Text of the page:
Against Coronavirus, the Defense Production Act Can Redirect Militarized Industries

The number of confirmed coronavirus cases in the United States now surpasses all other countries. 

As the emergency keeps growing more severe, the American healthcare system is facing shortages of necessary equipment like ventilators, due in part to the government’s longstanding practice of outsourcing its functions to private companies whose focus on maximizing profits puts them at odds with meeting critical public needs.

In this moment, a growing number of political actors are revisiting a Korean War-era law called the Defense Production Act, which grants the federal government power to direct industrial production in the national interest, in order to produce necessary health equipment.

Major companies like Ford and General Motors have already begun to shift their industrial capacity to produce ventilators, and in a striking show of solidarity beyond their own workplace, General Electric workers who normally make jet engines are organizing to demand that underused factories convert to make ventilators. 

If civilian production can be shifted to be useful right now against the coronavirus, so should military production. This is an excellent time to invoke the Defense Production Act to redirect the industrial capacity of military contractors.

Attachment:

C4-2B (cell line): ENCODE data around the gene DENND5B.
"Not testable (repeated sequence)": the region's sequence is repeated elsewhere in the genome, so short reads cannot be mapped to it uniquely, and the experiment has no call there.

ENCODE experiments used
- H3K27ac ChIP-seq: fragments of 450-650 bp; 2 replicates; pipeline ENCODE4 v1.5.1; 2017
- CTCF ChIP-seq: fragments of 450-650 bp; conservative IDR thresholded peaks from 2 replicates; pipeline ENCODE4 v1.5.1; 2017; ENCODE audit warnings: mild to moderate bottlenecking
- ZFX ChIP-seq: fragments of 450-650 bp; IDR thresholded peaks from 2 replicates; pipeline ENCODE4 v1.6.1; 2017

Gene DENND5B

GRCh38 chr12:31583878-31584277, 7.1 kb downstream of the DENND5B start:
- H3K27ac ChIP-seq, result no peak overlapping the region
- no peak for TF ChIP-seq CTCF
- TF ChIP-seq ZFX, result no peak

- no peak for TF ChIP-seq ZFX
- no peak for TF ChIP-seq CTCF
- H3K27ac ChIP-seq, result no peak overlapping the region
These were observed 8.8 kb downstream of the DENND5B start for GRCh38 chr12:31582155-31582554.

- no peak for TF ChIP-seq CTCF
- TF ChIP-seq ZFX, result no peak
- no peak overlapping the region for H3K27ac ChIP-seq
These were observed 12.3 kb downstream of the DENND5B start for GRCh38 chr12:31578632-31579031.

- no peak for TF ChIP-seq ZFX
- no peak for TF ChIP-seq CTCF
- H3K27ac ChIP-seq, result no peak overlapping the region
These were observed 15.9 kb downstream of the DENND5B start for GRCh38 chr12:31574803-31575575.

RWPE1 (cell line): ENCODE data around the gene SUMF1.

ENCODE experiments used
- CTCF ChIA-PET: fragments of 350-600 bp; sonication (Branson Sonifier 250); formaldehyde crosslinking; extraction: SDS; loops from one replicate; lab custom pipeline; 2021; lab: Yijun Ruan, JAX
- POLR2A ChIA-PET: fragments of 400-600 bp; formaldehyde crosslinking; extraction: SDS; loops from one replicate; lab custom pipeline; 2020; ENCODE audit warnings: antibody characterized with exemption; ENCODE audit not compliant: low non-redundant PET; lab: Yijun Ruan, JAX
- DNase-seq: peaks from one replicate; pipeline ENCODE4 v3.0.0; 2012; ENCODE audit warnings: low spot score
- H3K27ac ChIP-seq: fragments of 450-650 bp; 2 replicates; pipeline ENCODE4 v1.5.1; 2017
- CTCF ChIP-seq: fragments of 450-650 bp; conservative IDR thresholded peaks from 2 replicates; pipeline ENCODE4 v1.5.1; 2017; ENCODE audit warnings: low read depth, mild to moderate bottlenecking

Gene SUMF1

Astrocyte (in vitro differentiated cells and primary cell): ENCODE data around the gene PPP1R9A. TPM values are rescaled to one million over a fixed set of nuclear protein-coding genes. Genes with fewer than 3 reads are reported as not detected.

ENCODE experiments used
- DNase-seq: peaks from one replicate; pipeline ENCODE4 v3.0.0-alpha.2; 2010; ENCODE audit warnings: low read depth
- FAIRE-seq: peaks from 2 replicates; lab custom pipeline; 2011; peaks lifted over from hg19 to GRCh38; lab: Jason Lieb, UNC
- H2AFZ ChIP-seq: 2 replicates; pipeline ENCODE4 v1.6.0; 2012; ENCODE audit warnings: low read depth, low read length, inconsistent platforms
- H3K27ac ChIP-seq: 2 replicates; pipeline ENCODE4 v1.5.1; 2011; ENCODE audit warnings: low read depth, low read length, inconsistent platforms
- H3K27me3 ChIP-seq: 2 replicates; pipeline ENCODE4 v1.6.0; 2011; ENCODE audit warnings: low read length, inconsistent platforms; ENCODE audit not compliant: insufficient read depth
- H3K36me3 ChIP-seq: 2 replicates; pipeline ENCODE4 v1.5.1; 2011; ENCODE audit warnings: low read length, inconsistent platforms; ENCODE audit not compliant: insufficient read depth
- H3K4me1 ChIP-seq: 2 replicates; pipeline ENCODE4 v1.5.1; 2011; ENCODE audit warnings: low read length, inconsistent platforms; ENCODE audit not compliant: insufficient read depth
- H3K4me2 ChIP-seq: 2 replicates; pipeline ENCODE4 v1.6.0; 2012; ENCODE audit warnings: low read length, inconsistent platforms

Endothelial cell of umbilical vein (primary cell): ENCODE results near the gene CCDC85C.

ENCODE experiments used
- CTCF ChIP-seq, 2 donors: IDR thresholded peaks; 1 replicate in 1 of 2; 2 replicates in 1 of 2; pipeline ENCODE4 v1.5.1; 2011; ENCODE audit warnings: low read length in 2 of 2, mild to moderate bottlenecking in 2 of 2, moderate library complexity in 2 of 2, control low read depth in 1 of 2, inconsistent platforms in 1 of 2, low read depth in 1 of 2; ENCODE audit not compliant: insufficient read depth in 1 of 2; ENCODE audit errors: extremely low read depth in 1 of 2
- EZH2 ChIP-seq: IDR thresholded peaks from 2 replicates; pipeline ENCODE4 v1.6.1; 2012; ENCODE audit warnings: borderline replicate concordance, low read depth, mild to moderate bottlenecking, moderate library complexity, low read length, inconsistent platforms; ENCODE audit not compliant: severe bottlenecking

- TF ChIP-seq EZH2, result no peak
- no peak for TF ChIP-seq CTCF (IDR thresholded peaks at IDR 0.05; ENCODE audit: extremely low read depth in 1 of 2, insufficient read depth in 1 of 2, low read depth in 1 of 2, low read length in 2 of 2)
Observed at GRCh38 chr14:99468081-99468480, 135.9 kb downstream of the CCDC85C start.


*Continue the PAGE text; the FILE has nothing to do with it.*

The Department of Defense budget keeps increasing every year with bipartisan support and little accountability. About half of that goes to private contractors like Boeing, which was just loaned $17 billion with few strings attached in the latest coronavirus stimulus package to shore up the civilian airline industry, while it already gets over $20 billion a year from taxpayers in military contracts.

All this unaccountable militarized spending makes it more likely for the response to any crisis to become a militarized response, which is dangerous and counterproductive when we need the domestic and international focus to stay on building a strong public health and economically focused response.

In the next round of federal stimulus, lawmakers can do much more to attach much stronger strings to redirect this militarized spending toward purposes that directly benefit public health. 

Coronavirus is a global emergency, but tackling it isn’t like fighting a war. The Defense Production Act is an available tool we can use to make sure our government’s solutions stay focused on public health and economic support for all people.